Ronald Read was a rare combination of janitor and millionaire.
When Read, a resident of Vermont, died in 2014 at the age of 92, nobody suspected that he was worth $8 million, the Daily Mail reports.
By all accounts, he lived a very modest life, working as a janitor for JC Penney. He wore old clothes and saved on his heating bill by using a wood stove. He would avoid parking meters to save a few coins, notes his lawyer, Laurie Rowell.
It wasn’t until he died and left $6 million to the local library and hospital that it became apparent that he wasn’t a man of modest means. He gifted $1.2 million to the library, and $4.8 million to the hospital.
The library’s executive director, Jerry Carbone, described it as “a thunderbolt from the sky.” Based on his experience as a self-made man, Read “recognized the transformative nature of a library, what it can do for people,” Carbone contended.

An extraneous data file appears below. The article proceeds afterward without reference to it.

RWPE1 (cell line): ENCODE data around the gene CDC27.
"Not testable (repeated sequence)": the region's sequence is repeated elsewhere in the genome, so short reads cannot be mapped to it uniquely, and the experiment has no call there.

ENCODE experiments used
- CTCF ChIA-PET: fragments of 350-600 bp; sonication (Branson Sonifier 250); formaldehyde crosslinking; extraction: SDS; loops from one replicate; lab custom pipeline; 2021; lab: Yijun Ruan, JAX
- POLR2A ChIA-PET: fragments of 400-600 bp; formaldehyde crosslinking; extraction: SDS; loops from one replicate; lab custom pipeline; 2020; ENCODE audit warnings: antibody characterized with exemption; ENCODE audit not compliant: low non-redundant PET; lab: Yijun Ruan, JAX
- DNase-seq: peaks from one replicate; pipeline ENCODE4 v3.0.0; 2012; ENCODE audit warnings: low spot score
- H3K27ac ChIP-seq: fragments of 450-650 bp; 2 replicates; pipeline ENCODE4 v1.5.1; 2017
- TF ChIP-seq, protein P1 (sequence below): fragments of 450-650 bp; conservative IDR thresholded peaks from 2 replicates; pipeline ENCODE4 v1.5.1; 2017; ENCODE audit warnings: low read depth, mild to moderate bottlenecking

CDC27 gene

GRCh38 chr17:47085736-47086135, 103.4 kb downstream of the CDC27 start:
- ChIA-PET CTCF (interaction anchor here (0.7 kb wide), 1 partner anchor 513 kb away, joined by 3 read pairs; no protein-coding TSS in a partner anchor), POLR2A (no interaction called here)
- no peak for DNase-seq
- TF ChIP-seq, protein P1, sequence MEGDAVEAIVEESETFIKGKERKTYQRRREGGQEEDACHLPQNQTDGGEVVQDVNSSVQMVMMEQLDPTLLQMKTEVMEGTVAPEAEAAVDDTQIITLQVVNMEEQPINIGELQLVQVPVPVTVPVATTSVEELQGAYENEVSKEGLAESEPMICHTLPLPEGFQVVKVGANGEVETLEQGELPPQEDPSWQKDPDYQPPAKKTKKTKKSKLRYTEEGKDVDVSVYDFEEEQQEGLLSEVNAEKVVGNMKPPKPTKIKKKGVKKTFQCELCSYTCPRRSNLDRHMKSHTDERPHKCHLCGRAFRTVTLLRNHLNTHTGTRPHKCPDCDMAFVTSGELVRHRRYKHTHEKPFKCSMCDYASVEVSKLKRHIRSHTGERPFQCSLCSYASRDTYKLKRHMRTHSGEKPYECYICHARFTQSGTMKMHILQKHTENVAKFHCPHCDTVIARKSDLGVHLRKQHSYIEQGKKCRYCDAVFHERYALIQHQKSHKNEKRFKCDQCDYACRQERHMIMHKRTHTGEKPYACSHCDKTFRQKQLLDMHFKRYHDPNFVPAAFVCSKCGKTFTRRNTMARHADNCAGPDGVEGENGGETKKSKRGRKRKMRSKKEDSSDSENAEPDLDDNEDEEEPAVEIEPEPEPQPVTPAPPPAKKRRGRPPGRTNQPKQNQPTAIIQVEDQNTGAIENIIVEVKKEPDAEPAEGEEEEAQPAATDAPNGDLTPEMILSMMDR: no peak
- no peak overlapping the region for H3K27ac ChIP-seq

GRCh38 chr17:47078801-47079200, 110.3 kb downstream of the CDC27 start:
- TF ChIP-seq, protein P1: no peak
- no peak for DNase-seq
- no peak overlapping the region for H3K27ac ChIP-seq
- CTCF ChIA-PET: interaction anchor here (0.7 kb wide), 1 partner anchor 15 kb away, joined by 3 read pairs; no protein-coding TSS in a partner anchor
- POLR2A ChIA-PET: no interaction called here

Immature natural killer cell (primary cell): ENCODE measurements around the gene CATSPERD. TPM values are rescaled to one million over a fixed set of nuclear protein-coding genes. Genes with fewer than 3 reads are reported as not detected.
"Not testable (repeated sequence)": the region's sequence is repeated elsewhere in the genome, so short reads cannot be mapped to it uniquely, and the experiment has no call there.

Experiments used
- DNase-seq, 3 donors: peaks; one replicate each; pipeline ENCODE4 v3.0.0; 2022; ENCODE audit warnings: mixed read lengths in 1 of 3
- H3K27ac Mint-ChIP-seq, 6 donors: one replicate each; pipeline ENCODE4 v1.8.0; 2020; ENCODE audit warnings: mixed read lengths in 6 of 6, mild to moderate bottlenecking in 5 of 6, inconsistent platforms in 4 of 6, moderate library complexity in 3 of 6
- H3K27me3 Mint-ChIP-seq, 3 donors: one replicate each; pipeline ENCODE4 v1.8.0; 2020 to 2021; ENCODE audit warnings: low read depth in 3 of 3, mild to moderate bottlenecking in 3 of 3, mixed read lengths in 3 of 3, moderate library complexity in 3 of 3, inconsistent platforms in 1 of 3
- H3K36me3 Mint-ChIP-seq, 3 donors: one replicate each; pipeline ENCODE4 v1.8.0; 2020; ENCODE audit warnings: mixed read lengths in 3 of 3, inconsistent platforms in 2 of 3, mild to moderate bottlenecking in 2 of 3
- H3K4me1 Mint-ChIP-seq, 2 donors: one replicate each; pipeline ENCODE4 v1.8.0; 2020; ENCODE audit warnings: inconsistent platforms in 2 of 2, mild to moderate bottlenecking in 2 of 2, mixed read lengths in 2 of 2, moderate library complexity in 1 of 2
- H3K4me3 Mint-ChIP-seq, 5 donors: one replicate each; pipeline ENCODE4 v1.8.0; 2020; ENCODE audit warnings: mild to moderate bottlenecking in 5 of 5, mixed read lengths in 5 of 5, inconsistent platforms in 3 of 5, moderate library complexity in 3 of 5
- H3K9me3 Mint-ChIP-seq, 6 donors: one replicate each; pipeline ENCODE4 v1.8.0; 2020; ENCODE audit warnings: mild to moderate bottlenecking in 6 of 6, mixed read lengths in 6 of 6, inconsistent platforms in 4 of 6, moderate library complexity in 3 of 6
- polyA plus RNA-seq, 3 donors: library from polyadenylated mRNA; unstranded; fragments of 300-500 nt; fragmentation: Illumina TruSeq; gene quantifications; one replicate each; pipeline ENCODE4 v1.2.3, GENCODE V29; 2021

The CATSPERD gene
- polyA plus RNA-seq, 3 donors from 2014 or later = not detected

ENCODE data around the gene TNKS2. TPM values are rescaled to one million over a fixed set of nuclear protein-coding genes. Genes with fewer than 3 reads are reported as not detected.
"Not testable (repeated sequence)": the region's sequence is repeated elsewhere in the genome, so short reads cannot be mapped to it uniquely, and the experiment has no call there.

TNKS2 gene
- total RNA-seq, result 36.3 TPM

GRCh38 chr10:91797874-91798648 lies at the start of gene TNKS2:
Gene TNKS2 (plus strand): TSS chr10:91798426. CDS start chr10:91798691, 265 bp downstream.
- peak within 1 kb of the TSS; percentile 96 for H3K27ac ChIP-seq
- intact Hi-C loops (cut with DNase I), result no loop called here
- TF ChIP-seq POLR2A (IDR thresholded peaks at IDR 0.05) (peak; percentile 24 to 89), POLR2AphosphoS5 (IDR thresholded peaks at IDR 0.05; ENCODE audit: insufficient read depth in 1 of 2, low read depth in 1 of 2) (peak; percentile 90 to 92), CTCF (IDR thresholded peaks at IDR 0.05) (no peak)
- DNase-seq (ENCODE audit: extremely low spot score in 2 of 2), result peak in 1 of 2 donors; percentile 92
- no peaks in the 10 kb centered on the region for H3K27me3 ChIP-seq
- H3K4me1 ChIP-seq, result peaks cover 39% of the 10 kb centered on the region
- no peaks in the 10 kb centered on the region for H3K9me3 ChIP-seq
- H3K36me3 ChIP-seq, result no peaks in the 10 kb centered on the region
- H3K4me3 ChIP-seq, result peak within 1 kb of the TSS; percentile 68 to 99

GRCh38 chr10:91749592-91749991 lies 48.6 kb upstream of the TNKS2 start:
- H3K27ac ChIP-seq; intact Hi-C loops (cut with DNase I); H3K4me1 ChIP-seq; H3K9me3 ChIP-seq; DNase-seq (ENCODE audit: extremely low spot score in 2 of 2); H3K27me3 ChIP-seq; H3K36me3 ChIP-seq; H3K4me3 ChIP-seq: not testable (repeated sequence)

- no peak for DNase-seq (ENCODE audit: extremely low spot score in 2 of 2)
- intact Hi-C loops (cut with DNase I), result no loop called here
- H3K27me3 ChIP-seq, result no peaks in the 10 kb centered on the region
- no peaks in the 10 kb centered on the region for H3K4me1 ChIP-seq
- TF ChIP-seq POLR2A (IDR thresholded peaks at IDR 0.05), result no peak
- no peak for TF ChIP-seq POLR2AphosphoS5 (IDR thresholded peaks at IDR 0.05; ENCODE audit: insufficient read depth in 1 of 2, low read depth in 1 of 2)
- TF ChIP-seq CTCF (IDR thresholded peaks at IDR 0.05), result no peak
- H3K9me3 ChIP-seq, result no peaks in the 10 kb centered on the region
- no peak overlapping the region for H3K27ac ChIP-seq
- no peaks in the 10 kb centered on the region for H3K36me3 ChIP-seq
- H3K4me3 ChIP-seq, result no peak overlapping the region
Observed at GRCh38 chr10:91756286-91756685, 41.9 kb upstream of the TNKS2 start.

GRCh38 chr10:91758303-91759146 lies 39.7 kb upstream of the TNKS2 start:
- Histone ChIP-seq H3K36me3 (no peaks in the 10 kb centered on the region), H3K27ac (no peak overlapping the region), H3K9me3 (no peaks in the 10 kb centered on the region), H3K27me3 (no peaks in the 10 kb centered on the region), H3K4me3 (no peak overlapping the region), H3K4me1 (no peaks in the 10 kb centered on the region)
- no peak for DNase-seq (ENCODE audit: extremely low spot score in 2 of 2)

Attorney Rowell explains that most of Read’s investments were found in his safe deposit box after his death, reports Business Insider. The portfolio included Bank of America, CVS, AT&T, Deere, GE, and General Motors.
His strategy was simple, said Rowell, according to CNBC. “He only invested in what he knew and what paid dividends.”
Investing and cutting wood were his only hobbies, the lawyer noted in an interview with the Brattleboro Reformer:
“The generous bequests to the Brooks Library and Brattleboro Memorial Hospital attest to his skills at investing. The well-stocked woodpile in his garage attests to his love of cutting wood.”